"We ask those who take on our horses to sign a contract with Weatherbys so that they never race again, and we'll always have a horse back if it isn't working out with the new owner. But they usually end up in good homes and stay active – horses need to be doing something, they enjoy it, better that than just ending up in a field."
Arbuthnot considers that approximately 2,800 horses enter the RoR system each year, and Philippa Gilmore, RoR marketing and sponsorship executive, fleshes out the figures.
"Of the former racehorses registered with RoR, 66 per cent are registered to compete in other equine disciplines," she says. "The following numbers don't match up entirely because many horses are registered for more than one discipline, but 72 per cent [of that 66 per cent] compete in dressage, 63 per cent compete in showing and 50 per cent compete in eventing.
"The remaining 33 per cent are registered for free, which means they're hacks or companion horses."
Arbuthnot would like Britain to take a lead from the Australians, who require all owners to inform the authorities when a horse leaves their possession, and RoR is currently working on that initiative. She also attended the Asian Racing Conference in Seoul this month, when the issue of responsibility for aftercare of horses in jurisdictions all around the world was high on the agenda.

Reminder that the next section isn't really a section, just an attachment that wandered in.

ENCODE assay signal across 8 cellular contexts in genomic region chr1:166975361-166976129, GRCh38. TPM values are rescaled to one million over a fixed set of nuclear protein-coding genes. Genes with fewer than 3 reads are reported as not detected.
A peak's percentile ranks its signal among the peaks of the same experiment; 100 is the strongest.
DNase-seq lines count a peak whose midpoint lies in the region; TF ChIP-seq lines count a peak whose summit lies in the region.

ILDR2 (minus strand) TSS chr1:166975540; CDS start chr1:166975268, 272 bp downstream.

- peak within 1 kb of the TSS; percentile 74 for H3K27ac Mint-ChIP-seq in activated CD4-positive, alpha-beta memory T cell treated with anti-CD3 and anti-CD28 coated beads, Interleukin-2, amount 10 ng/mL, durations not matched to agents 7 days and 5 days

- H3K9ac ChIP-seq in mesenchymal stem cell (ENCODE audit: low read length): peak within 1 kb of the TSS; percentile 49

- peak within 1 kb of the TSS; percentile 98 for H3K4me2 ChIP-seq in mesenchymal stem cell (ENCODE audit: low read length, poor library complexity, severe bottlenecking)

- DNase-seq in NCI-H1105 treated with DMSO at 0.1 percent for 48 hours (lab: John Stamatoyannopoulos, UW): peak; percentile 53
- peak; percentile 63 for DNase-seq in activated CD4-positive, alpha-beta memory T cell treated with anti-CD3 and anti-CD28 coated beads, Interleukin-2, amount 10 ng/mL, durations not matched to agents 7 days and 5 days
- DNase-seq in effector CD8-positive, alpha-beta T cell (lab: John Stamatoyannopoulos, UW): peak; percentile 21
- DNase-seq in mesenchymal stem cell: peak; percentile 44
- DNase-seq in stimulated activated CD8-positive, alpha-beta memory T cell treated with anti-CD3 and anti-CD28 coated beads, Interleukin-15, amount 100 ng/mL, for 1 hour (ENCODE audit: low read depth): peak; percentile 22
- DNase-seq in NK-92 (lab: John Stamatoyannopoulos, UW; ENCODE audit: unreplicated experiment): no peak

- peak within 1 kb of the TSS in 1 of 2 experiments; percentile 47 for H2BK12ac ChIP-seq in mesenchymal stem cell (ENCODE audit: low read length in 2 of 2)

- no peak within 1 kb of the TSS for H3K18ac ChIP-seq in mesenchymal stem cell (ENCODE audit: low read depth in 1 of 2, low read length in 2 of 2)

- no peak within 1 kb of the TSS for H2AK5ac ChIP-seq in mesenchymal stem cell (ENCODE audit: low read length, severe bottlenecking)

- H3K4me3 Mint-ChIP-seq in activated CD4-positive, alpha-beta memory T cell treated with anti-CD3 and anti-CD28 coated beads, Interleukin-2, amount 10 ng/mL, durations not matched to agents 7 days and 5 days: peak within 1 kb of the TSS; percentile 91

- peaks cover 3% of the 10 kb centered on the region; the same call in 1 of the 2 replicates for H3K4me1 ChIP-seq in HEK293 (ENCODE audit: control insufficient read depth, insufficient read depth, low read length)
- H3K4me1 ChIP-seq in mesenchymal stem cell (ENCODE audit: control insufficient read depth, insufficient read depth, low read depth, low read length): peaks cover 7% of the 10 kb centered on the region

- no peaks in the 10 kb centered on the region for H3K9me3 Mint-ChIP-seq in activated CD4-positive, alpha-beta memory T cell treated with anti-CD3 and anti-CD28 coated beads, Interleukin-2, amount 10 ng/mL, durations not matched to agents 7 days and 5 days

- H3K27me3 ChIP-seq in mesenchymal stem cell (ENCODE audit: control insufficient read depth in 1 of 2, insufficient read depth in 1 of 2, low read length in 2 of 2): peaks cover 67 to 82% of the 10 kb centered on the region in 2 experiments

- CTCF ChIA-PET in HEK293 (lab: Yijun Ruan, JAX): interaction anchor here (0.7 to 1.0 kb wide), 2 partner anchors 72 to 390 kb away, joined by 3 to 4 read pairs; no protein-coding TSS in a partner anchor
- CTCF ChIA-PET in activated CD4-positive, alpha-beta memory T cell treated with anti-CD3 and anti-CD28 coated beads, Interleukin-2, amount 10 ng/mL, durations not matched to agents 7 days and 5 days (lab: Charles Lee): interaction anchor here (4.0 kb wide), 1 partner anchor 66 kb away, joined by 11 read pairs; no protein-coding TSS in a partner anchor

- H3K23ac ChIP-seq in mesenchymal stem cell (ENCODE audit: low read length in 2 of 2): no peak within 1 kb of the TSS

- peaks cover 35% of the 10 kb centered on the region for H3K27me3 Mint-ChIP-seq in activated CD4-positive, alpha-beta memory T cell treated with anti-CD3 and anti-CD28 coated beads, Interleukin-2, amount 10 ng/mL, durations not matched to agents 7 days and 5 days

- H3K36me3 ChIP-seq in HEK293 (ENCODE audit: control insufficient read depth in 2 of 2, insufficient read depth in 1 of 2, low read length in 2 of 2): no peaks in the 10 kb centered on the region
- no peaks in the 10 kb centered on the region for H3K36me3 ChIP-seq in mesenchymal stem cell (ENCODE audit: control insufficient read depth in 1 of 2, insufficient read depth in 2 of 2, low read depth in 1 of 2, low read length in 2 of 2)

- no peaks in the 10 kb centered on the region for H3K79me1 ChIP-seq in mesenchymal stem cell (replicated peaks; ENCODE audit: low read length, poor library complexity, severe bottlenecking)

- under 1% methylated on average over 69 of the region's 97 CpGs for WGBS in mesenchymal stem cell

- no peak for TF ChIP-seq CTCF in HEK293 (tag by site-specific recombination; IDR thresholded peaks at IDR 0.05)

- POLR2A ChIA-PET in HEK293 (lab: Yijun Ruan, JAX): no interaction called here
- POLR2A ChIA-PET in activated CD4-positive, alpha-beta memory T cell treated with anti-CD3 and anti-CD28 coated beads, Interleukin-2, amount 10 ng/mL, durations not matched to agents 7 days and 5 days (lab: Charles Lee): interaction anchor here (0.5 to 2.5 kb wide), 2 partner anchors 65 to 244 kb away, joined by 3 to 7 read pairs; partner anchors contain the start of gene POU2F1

"It's just another aspect of what we all need to do, and it all revolves around everyone taking responsibility for ex-racehorses and being aware of the opportunities available to them when they are no longer racing.
"There is in Britain a nationwide support network via RoR, with events and competitions on a regional basis, and many people who run retraining and rehoming centres have a commercial arm and a charitable arm. The situation now is vastly different from how things used to be, and there are now a lot of people out there who know the possibilities and opportunities open to ex-racehorses.
"I'm incredibly proud of what RoR has been able to do, but there's still much more that can be done to ensure that all our ex-racehorses have a safe and fulfilling life after racing."
She calls herself Cilla Black for her skill at matchmaking, but in Vicky Smart's case her 'matches' go into their new relationships with their eyes wide open, and they don't come back a week later to moan about their new partners.
Smart, wife of Thirsk trainer Bryan Smart, has been involved with the Retraining of Racehorses project since its earliest days, falling that way through the exploits of Differential, whose career-ending injury coincided with Smart's own enforced retirement. They "bumbled along together", Smart buoyed by her training as a riding instructor and her background with horses, and made it all the way to fourth place at Hickstead. Now what Smart did for Differential she does on a wider scale.